That video we just did on the fly. I flew out to Florida, 'cause Andrew Seward was like "Hey, if you fly out here, we can do this winter theme park video." So we did that, and it was like, "Jesus, I can't believe we topped how dumb we can be." Andrew was like, "Well, hey man, if you wanna come to Gainesville, we can do your idea." My idea was to have people punch me in the face as hard as they could and I really wanted to do it, but Andrew was afraid, he was like "If someone punches you as hard as they can, you're going to turn and punch them," which I would've done out of habit, so he said "Let's do slaps." So he puts up on Facebook a couple hours before, "Meet at the bar" whatever that bar is called, Palomino or something in Gainesville. I thought maybe ten people would show up, but like 35 people came to the thing. They were all old Gainesville friends that were like, "I've been waiting to slap you for sooo long!" Fuck! Andrew lined them up and I told everyone "Do not hold back, like actually get me, get me good, get me as hard as you can and we're going to do this once and that's it." People did hold back a little bit, but you can tell which ones didn't, just by the look on my face where I'm like "Arghhhhh!" We were just trying to be dumb again and that one was kind of funny. The pizza guy, we just went into that pizza place and we were like "Hey, will you just slap me with this piece of pizza?" and he was like "Yeah, let me throw some flour on it too."
It's almost like that pizza guy had done it before, like let me just prepare this real quick.
Yeah he's like, "Oh, classic pizza slap, no problem!"
If you had done the punching video, it would've been cool to see you start out fresh faced then being a bloody pulp by the end of the video.
I actually did have bruises on my face after we did that video with the slaps. That was kind of the whole point, to get that bruised face. That probably would've sucked, because I would have had to got on a plane looking like Fight Club or something.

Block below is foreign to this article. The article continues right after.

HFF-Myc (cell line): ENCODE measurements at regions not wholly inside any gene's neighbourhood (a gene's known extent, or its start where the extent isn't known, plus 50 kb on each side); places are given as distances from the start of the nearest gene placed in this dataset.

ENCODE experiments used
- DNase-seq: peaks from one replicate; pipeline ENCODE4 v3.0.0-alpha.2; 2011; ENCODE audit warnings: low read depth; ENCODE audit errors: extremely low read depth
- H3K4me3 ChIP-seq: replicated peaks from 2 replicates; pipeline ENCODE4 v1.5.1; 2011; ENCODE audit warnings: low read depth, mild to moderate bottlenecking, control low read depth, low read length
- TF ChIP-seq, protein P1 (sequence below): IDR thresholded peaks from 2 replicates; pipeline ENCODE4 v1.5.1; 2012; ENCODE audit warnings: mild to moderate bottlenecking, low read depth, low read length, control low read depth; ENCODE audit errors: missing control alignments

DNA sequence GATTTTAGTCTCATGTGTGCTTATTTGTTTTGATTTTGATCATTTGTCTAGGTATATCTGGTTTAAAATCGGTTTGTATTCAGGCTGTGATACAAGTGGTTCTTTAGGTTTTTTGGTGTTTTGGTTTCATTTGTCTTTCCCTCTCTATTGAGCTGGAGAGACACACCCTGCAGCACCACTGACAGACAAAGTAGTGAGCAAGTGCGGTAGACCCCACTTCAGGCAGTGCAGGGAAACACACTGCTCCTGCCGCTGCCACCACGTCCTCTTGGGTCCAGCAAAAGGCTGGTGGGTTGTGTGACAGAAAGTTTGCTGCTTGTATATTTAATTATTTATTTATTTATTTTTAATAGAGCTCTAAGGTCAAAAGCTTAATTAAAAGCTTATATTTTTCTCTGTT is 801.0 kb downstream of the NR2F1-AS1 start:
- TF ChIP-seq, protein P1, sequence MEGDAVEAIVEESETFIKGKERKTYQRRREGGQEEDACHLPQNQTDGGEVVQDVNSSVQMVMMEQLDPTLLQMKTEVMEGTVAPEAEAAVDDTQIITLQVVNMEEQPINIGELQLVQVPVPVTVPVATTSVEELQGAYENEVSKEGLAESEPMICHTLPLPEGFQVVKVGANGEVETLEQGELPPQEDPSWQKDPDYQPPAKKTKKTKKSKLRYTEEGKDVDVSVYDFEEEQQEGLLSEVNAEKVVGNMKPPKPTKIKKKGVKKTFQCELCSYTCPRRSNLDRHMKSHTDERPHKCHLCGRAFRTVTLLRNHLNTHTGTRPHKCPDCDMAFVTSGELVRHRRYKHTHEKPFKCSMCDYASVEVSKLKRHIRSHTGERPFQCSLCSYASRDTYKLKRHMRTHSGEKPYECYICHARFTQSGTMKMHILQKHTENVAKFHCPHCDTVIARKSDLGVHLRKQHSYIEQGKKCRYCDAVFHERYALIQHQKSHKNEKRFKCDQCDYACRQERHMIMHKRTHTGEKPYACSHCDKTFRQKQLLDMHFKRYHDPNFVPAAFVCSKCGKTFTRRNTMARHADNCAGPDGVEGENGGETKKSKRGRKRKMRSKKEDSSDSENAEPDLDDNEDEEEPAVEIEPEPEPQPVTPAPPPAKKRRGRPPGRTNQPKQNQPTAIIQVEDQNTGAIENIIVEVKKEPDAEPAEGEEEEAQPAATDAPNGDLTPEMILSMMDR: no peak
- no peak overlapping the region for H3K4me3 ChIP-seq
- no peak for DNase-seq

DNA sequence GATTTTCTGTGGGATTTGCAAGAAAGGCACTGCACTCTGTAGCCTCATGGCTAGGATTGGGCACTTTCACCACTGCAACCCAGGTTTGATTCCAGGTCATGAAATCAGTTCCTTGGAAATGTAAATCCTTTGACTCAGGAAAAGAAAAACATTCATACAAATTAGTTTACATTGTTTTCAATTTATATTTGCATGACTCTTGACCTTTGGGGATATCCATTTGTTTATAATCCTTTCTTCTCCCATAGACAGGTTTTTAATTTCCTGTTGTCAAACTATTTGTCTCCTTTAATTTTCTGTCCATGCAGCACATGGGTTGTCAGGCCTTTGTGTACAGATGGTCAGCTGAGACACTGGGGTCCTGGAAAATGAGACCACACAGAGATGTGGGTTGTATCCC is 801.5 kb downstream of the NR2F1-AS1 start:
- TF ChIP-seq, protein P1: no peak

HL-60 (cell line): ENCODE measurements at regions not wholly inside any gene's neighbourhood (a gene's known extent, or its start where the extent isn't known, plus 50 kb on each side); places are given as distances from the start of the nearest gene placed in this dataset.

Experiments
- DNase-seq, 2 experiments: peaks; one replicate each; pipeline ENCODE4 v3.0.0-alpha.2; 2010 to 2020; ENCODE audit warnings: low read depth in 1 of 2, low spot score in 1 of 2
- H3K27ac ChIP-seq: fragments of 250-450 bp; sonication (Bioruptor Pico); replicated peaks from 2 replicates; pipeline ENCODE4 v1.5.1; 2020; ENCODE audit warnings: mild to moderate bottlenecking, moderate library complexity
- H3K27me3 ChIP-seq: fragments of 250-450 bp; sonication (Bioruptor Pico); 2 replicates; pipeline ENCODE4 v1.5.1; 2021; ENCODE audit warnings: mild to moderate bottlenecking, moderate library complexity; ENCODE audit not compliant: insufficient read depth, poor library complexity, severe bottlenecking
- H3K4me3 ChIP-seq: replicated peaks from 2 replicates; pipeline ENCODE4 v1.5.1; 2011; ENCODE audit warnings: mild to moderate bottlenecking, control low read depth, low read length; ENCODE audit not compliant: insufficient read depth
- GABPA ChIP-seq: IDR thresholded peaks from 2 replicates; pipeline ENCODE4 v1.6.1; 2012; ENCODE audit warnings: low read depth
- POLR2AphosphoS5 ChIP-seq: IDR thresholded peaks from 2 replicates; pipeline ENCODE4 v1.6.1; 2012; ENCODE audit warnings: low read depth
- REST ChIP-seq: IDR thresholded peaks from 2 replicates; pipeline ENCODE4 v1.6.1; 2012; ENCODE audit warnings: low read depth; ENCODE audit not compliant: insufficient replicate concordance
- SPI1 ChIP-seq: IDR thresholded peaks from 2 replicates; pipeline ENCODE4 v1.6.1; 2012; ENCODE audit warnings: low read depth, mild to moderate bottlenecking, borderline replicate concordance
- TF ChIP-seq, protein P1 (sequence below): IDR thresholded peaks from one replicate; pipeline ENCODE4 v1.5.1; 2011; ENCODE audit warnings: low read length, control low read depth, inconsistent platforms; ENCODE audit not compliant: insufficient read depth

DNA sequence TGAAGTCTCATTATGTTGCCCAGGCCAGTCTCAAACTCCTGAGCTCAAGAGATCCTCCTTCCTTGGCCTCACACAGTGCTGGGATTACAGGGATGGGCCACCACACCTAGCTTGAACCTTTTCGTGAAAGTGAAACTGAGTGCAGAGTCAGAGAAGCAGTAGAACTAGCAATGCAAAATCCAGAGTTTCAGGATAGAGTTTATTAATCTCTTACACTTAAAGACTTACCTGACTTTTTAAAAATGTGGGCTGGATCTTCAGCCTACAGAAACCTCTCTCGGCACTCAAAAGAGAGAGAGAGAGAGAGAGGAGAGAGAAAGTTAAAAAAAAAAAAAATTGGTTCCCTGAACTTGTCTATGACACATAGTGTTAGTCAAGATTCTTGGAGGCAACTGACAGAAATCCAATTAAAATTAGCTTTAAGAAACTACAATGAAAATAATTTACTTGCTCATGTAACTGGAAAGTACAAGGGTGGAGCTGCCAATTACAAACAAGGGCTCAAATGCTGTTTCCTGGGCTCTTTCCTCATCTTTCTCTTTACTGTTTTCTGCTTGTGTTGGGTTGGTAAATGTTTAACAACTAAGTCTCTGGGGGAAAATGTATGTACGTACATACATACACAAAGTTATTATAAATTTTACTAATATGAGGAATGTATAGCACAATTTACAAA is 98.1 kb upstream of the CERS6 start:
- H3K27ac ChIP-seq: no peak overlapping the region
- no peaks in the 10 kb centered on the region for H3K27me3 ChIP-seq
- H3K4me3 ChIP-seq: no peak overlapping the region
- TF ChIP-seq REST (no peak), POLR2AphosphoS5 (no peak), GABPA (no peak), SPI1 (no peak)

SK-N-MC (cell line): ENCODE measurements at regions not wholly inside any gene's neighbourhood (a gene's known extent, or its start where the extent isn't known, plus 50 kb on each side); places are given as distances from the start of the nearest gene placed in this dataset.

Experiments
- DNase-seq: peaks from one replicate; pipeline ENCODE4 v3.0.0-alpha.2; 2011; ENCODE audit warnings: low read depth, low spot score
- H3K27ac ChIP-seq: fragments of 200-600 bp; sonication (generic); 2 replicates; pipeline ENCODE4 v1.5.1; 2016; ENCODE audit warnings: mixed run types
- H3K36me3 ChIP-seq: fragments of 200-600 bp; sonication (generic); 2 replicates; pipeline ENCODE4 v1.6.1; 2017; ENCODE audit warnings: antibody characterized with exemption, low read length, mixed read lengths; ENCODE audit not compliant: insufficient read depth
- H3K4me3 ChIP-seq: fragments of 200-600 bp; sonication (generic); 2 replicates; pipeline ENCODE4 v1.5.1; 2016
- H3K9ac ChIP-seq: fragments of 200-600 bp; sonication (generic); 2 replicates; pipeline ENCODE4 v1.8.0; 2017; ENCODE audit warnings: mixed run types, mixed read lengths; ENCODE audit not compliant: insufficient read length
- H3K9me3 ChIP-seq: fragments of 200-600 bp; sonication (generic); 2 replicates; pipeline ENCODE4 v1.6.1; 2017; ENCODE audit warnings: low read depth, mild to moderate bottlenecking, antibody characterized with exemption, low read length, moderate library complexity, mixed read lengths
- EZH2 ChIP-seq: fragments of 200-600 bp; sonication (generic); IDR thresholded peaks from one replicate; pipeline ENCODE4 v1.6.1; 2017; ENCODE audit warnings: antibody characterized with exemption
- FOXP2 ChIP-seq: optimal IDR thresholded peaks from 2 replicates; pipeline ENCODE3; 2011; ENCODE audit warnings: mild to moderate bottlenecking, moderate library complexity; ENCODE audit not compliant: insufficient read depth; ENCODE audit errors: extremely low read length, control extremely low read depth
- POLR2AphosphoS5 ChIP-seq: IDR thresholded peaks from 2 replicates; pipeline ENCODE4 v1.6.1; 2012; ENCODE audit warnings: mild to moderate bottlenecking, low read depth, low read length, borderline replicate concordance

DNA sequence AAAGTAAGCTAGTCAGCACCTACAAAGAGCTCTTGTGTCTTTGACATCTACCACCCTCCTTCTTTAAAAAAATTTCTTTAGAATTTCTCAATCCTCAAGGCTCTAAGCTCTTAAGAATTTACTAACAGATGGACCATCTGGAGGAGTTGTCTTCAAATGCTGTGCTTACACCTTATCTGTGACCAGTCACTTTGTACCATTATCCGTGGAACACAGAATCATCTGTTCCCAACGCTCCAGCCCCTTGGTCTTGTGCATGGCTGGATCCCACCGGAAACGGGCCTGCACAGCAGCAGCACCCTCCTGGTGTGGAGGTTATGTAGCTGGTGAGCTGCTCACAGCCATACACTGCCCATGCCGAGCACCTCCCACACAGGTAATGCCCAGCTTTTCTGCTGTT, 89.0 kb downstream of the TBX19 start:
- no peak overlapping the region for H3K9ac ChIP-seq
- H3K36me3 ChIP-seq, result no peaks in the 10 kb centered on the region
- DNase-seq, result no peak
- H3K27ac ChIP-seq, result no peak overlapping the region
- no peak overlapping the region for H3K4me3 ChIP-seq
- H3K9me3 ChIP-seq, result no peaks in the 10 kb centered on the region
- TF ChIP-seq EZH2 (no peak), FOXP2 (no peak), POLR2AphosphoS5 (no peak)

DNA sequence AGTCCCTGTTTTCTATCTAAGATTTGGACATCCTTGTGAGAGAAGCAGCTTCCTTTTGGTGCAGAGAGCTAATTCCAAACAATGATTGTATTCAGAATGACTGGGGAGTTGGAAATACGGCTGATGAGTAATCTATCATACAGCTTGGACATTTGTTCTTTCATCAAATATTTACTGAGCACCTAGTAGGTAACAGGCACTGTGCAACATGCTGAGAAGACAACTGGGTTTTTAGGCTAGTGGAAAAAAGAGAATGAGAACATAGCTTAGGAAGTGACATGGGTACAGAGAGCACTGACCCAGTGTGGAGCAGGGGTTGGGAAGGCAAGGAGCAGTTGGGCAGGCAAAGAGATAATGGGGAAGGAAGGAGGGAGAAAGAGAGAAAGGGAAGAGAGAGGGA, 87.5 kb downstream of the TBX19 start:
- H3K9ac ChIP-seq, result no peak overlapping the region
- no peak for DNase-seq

Instead of working with Jacques Wait on your latest album, you worked with Bill Stevenson, why the switch in producers and what was it like working with Bill?
We just decided with Bill because I've always wanted to record out there and I think the records he does sound good. I guess you gotta do something different every now and again. Jacques is just a really, really nice guy and he is really good at what he does, but this is our last chance probably, so we might as well do this one thing with the guy from the Descendents while we have the chance.
Do you think the album would've turned out differently had Jacques recorded the album and not Bill?
Yeah definitely, and that's why I think this whole thing worked out for the best. I think that the outcome of Bill and I just fighting the entire time made that record so angry. That's kind of what I liked about it. He and I weren't getting along for the first half of the session. We've never worked with an actual producer before. Jacques would just record, that was just his thing. He gave us input here and there, but he would just kind of stand back and be like "Whatever you want to do" and Bill was the polar opposite of that. It definitely made a huge difference.
Off With Their Heads have been known for extensive touring and now that you've done it for so long, does it feel weird when you are at home not touring?